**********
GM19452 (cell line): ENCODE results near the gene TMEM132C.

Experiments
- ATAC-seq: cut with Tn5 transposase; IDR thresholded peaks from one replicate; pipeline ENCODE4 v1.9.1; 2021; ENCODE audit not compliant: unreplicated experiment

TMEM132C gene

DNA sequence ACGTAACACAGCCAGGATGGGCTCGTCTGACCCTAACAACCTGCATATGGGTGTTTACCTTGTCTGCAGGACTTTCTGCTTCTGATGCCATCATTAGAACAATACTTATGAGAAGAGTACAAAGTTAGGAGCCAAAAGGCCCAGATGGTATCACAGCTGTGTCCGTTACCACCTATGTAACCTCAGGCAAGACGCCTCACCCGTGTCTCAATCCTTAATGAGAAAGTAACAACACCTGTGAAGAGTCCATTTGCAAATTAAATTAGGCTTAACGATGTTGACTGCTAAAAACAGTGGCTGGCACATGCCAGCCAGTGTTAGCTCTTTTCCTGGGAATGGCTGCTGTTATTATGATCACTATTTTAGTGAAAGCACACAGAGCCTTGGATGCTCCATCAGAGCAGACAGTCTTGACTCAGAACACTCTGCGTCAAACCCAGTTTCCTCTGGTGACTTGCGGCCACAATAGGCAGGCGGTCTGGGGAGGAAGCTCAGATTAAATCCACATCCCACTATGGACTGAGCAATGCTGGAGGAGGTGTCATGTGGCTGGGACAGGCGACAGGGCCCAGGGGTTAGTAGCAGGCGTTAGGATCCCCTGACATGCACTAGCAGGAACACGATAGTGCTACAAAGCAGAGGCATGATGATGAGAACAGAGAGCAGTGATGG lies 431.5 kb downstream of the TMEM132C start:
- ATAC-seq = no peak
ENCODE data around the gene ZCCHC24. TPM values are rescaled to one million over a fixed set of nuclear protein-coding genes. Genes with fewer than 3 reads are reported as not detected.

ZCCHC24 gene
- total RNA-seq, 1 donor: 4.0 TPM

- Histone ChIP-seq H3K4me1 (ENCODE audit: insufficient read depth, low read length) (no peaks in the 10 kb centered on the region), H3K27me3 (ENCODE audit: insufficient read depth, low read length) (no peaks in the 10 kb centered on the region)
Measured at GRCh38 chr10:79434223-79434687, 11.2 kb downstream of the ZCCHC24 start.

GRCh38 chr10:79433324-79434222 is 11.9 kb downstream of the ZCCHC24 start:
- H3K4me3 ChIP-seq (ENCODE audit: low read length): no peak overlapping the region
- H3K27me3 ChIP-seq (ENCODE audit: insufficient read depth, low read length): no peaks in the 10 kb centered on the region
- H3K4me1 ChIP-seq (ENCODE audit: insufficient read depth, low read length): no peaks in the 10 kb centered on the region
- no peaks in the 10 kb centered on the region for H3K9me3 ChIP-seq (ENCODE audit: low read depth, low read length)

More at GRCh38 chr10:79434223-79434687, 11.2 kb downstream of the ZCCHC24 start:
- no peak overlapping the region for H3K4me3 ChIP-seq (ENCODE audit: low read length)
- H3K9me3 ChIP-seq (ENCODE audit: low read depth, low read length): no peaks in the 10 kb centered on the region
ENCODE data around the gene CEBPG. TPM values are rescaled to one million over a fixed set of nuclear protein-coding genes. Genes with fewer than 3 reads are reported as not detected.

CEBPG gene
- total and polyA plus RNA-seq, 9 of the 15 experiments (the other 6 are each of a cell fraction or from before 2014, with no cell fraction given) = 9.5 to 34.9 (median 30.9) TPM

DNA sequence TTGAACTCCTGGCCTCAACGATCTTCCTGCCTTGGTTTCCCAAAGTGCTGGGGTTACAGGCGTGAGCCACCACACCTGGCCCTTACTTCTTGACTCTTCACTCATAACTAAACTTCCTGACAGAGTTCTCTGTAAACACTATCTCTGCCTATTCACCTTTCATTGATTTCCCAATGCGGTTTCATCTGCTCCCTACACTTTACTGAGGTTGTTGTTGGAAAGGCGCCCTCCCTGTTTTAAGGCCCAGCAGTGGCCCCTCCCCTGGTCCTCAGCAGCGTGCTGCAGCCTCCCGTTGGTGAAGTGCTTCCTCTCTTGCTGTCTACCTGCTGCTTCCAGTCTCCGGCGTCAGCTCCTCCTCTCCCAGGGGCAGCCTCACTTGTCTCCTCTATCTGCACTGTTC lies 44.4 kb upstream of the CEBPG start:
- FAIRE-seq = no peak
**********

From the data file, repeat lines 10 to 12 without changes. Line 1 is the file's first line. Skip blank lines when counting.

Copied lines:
- Histone ChIP-seq H3K4me1 (ENCODE audit: insufficient read depth, low read length) (no peaks in the 10 kb centered on the region), H3K27me3 (ENCODE audit: insufficient read depth, low read length) (no peaks in the 10 kb centered on the region)
Measured at GRCh38 chr10:79434223-79434687, 11.2 kb downstream of the ZCCHC24 start.

GRCh38 chr10:79433324-79434222 is 11.9 kb downstream of the ZCCHC24 start: